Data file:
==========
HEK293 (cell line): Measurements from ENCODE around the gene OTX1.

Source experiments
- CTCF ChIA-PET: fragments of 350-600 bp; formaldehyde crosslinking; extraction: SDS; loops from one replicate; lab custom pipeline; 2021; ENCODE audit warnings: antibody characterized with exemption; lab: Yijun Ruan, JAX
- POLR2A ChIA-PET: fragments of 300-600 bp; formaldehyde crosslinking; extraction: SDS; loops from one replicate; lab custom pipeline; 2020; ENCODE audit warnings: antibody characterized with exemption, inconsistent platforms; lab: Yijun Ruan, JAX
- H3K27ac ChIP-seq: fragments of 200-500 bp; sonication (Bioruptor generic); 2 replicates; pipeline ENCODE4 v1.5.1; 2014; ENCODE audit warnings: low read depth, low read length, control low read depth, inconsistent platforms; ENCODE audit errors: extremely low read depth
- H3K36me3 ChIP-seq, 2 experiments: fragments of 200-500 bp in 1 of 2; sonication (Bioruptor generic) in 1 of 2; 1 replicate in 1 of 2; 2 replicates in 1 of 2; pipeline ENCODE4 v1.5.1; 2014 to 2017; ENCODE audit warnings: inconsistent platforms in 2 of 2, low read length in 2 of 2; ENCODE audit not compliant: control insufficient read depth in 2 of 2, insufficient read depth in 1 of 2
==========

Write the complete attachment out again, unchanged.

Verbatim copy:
HEK293 (cell line): Measurements from ENCODE around the gene OTX1.

Source experiments
- CTCF ChIA-PET: fragments of 350-600 bp; formaldehyde crosslinking; extraction: SDS; loops from one replicate; lab custom pipeline; 2021; ENCODE audit warnings: antibody characterized with exemption; lab: Yijun Ruan, JAX
- POLR2A ChIA-PET: fragments of 300-600 bp; formaldehyde crosslinking; extraction: SDS; loops from one replicate; lab custom pipeline; 2020; ENCODE audit warnings: antibody characterized with exemption, inconsistent platforms; lab: Yijun Ruan, JAX
- H3K27ac ChIP-seq: fragments of 200-500 bp; sonication (Bioruptor generic); 2 replicates; pipeline ENCODE4 v1.5.1; 2014; ENCODE audit warnings: low read depth, low read length, control low read depth, inconsistent platforms; ENCODE audit errors: extremely low read depth
- H3K36me3 ChIP-seq, 2 experiments: fragments of 200-500 bp in 1 of 2; sonication (Bioruptor generic) in 1 of 2; 1 replicate in 1 of 2; 2 replicates in 1 of 2; pipeline ENCODE4 v1.5.1; 2014 to 2017; ENCODE audit warnings: inconsistent platforms in 2 of 2, low read length in 2 of 2; ENCODE audit not compliant: control insufficient read depth in 2 of 2, insufficient read depth in 1 of 2